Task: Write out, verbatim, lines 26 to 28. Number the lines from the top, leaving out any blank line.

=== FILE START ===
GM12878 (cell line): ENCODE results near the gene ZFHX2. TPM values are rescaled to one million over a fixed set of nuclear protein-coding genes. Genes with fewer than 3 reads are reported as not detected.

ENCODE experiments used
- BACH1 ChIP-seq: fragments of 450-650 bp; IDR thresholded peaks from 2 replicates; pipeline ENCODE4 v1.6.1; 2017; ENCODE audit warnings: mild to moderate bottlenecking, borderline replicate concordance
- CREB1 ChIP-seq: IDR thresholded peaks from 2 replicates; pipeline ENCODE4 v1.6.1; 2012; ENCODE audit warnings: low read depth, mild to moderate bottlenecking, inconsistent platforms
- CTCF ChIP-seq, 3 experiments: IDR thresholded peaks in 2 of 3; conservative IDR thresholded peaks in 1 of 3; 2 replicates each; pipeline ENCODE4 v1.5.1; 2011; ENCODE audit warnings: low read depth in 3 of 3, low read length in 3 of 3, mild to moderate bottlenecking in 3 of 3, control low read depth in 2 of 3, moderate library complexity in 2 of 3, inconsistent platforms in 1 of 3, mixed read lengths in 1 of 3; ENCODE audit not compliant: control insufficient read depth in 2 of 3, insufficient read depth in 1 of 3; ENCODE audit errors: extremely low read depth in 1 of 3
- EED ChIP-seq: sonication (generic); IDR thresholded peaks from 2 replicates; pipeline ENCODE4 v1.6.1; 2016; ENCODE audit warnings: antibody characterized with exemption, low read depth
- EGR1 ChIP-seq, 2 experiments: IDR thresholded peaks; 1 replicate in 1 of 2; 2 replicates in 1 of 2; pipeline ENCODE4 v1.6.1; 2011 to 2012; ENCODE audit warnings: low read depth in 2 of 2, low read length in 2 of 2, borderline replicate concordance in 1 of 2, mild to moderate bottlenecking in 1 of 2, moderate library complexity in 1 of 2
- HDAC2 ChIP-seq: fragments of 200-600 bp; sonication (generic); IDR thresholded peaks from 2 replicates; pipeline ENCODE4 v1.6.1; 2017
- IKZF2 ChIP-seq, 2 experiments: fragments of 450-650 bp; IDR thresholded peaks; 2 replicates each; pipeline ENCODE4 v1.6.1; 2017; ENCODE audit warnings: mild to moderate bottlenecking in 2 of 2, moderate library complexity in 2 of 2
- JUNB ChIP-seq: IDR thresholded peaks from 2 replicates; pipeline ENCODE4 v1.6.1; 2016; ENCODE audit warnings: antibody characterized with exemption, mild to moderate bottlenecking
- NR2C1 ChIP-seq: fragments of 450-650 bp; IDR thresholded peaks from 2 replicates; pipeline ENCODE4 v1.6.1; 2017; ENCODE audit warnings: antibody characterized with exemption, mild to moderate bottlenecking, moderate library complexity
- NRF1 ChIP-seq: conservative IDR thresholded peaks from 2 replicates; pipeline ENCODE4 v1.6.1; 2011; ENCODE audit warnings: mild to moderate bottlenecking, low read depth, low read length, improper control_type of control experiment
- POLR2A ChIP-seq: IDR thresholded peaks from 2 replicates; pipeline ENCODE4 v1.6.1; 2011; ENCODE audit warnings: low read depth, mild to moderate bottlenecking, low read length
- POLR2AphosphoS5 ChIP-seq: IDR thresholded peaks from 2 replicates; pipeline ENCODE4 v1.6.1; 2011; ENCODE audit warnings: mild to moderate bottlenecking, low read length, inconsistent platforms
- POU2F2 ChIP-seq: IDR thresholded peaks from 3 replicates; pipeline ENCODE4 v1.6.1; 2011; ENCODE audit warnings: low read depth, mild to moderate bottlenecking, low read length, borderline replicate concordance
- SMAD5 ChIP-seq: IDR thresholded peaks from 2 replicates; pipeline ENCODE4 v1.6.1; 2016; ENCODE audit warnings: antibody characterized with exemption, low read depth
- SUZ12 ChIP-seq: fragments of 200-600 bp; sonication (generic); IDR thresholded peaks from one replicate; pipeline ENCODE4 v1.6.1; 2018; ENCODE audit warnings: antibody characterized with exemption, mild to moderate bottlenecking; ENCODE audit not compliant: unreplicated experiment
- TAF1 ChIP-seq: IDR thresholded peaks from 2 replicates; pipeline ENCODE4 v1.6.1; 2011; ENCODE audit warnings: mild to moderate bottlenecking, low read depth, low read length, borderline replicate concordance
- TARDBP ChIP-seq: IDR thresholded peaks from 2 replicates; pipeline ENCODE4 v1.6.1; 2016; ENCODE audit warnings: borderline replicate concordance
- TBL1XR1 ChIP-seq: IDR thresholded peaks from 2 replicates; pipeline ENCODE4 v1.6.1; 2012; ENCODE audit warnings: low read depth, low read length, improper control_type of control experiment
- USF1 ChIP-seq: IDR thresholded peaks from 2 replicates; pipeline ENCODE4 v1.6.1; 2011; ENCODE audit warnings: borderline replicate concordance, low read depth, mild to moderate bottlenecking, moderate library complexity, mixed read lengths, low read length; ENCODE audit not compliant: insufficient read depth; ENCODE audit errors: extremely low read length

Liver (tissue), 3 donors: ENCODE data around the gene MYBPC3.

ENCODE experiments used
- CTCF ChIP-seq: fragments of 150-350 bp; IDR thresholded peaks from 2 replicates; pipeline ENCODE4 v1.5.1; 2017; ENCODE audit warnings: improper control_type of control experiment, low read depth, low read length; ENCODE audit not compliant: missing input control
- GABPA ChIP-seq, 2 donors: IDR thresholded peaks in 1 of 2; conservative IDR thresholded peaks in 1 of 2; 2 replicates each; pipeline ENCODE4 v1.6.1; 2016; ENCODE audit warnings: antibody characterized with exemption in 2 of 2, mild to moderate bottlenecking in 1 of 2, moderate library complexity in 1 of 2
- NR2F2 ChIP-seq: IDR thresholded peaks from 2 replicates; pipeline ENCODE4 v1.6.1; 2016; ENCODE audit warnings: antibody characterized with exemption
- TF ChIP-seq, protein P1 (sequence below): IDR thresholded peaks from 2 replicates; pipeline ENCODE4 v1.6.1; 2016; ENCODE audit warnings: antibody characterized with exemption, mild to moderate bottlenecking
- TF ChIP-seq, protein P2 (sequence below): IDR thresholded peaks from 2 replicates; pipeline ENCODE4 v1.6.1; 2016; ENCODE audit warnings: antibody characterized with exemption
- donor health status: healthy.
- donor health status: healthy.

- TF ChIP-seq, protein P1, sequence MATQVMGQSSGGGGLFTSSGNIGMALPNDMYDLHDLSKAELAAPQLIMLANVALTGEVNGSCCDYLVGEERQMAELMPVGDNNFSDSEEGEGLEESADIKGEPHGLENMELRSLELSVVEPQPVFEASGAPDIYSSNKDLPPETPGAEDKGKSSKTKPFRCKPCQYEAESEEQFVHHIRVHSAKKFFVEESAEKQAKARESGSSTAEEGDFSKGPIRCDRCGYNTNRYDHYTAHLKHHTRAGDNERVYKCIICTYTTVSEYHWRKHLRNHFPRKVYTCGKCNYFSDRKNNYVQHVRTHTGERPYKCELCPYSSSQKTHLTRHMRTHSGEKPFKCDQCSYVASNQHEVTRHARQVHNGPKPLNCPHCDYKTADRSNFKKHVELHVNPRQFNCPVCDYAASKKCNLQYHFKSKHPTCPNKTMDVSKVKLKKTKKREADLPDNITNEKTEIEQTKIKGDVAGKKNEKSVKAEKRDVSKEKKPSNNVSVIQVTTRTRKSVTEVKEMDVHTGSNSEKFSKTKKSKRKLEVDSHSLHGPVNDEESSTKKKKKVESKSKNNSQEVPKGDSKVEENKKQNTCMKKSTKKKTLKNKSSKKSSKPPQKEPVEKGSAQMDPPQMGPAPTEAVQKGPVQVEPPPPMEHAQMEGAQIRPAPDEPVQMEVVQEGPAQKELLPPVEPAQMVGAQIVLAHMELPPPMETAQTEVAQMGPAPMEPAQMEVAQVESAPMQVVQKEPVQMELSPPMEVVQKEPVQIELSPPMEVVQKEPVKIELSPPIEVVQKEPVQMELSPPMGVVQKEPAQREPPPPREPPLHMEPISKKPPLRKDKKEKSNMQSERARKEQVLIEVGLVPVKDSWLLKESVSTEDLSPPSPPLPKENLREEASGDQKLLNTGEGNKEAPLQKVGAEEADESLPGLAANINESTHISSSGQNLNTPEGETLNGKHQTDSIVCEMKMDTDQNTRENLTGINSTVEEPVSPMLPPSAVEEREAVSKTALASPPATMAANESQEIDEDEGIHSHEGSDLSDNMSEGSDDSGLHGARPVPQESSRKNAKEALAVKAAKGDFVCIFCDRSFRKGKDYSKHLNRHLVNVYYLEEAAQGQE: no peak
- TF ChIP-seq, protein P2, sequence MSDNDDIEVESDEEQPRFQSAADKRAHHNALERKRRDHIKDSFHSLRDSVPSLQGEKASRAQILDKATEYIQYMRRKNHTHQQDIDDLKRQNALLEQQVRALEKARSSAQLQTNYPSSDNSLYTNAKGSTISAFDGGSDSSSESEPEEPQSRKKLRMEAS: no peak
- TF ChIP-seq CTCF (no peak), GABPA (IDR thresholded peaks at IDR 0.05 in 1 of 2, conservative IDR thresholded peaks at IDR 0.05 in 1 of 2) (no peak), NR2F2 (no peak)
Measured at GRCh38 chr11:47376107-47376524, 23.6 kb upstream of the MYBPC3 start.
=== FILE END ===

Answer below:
- NR2F2 ChIP-seq: IDR thresholded peaks from 2 replicates; pipeline ENCODE4 v1.6.1; 2016; ENCODE audit warnings: antibody characterized with exemption
- TF ChIP-seq, protein P1 (sequence below): IDR thresholded peaks from 2 replicates; pipeline ENCODE4 v1.6.1; 2016; ENCODE audit warnings: antibody characterized with exemption, mild to moderate bottlenecking
- TF ChIP-seq, protein P2 (sequence below): IDR thresholded peaks from 2 replicates; pipeline ENCODE4 v1.6.1; 2016; ENCODE audit warnings: antibody characterized with exemption